One thing about this flare has been bothering about the flare is I was doing just the minimal housework to keep things going.  Using my limited energy levels for wood cutting and hauling sort of was the priority with temps dropping into the 20’s at night.

Needless to say the basic cleanliness of the house dropped of rather significantly overall and having furry doggies dragging in leaves and stuff from the yard made my floors/carpets a disaster!   But in the last few days I have been able to catch up on most of the household stuff.

I went a little bit crazy and got a lot of the homemade dog food made up and stored in the freezer. My fridge is finally emptied of all the meats I got on sale. I finally got it packed/wrapped and stored in the freezer.  The floors are swept or vacuumed and I even got a little bit of dusting done in the living room and kitchen.

I ignored the wood pile and focused on just getting the the house back to clean livability levels.  This has helped me feel better mentally because a dirty house just is not a happy place to live!

The plan for next week is to keep working on the kindling buckets, cutting some of the bigger chunks of wood to fire wood size.  I will mix in raking leaves and yard cleanup as I can mix up those tasks when I get tired of doing one thing I can use a different muscle group on different tasks.  It’s getting a bit cool overnight but it is dry and the wind is supposed to be calm this next week, so yard work should be easier to accomplish.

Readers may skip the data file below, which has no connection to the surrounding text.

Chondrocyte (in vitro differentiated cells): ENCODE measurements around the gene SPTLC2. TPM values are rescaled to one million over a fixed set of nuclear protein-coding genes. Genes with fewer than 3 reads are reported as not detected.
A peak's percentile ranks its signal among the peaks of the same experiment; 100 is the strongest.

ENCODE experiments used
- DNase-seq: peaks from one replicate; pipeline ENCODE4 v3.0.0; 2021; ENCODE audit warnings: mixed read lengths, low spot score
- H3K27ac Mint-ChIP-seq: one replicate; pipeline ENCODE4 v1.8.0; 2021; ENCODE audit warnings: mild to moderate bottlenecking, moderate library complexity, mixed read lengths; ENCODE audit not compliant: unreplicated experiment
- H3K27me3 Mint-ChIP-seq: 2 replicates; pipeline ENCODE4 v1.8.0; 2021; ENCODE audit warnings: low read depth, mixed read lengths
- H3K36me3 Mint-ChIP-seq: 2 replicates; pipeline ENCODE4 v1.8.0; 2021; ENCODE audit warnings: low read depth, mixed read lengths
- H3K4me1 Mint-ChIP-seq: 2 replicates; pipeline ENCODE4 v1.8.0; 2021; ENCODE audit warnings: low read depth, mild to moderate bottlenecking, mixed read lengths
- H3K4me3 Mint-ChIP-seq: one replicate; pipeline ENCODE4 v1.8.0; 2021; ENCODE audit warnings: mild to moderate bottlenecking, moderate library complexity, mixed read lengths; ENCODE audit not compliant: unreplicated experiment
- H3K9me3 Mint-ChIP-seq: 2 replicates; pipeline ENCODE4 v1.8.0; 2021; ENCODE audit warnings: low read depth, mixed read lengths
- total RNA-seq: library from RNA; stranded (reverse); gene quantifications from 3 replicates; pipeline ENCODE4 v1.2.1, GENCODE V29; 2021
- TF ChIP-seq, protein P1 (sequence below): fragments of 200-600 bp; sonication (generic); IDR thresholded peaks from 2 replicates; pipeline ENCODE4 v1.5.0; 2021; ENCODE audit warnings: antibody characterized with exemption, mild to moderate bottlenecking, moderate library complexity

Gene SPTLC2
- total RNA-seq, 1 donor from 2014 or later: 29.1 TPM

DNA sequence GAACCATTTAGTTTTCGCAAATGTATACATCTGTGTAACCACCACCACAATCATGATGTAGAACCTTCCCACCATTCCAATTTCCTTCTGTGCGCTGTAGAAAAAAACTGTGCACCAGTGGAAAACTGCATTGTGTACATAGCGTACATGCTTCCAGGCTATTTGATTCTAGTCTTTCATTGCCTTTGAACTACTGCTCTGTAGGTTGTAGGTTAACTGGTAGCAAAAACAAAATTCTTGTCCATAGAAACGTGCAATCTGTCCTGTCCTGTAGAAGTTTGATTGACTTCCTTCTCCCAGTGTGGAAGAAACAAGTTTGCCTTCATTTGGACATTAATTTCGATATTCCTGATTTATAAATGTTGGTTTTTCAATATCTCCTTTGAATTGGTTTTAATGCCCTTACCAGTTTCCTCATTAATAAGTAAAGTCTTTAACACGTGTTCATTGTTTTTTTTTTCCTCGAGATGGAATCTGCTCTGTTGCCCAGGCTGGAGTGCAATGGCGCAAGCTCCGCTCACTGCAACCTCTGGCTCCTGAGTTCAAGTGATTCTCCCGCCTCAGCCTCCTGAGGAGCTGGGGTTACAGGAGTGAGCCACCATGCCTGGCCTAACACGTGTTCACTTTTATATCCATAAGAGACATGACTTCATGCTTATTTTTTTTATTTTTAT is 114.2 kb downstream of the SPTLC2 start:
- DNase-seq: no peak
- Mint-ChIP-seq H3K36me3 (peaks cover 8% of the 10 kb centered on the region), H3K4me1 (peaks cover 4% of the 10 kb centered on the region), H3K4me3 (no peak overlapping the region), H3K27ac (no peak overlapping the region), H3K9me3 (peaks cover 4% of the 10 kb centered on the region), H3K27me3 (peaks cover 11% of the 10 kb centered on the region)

Next week schedule will probably look like … 15-20 minutes work on raking leaves, watch a you tube video.  15-20 minutes stacking wood on the porch play some easy video games or read some news. 15-20 minutes of mowing the lawn/sucking up leaves, have lunch and take a nap.   Then repeat for about 5 days as I slowly build up stamina.

Actually I’ve done this sort of schedule when I came home after becoming disabled.  What is great now is I have better tools to get stuff done in that 15-20 minutes worth of work.   While cutting kindling still takes an axe I have a hatchet, axe, spitting maul and different weight sledge hammers to get the job done.  I have a couple of light weight chainsaws I’m comfortable using to cut wood.  Now I have a little battery power leaf blower to blow stuff into small piles and then I use the leaf rake to finish collecting the leaves.

While it has been a bit humbling to myself to have to rebuild my stamina.  It has also been a bit of a boost to know that I have the tools to do the work even if it is in 20 minute blocks after a rest/recovery period.  I prepped good to build all those tools up just in case I had a flare and could not work very hard because of a lack of stamina.